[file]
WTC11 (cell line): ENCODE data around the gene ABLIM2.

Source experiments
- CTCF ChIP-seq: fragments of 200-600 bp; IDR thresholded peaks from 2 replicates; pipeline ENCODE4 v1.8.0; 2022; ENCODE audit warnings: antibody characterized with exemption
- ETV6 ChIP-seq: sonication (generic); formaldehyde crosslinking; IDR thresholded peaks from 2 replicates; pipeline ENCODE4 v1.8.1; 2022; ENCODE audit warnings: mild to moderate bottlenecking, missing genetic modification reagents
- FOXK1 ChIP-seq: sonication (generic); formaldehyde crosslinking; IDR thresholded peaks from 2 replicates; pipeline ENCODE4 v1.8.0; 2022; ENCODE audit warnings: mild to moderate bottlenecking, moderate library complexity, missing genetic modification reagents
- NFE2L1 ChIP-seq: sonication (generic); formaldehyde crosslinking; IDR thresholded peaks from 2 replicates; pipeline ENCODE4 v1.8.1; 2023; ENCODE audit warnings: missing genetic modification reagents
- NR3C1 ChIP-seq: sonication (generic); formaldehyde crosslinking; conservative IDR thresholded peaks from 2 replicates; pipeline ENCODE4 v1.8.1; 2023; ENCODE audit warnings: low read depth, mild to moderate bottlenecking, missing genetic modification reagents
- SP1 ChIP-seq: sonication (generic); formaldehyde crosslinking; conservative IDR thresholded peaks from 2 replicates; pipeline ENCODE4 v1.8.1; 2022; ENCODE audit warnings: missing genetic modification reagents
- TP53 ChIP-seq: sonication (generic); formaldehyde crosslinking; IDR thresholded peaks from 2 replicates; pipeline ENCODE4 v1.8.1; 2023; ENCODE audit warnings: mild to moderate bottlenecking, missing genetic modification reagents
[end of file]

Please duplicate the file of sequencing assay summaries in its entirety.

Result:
WTC11 (cell line): ENCODE data around the gene ABLIM2.

Source experiments
- CTCF ChIP-seq: fragments of 200-600 bp; IDR thresholded peaks from 2 replicates; pipeline ENCODE4 v1.8.0; 2022; ENCODE audit warnings: antibody characterized with exemption
- ETV6 ChIP-seq: sonication (generic); formaldehyde crosslinking; IDR thresholded peaks from 2 replicates; pipeline ENCODE4 v1.8.1; 2022; ENCODE audit warnings: mild to moderate bottlenecking, missing genetic modification reagents
- FOXK1 ChIP-seq: sonication (generic); formaldehyde crosslinking; IDR thresholded peaks from 2 replicates; pipeline ENCODE4 v1.8.0; 2022; ENCODE audit warnings: mild to moderate bottlenecking, moderate library complexity, missing genetic modification reagents
- NFE2L1 ChIP-seq: sonication (generic); formaldehyde crosslinking; IDR thresholded peaks from 2 replicates; pipeline ENCODE4 v1.8.1; 2023; ENCODE audit warnings: missing genetic modification reagents
- NR3C1 ChIP-seq: sonication (generic); formaldehyde crosslinking; conservative IDR thresholded peaks from 2 replicates; pipeline ENCODE4 v1.8.1; 2023; ENCODE audit warnings: low read depth, mild to moderate bottlenecking, missing genetic modification reagents
- SP1 ChIP-seq: sonication (generic); formaldehyde crosslinking; conservative IDR thresholded peaks from 2 replicates; pipeline ENCODE4 v1.8.1; 2022; ENCODE audit warnings: missing genetic modification reagents
- TP53 ChIP-seq: sonication (generic); formaldehyde crosslinking; IDR thresholded peaks from 2 replicates; pipeline ENCODE4 v1.8.1; 2023; ENCODE audit warnings: mild to moderate bottlenecking, missing genetic modification reagents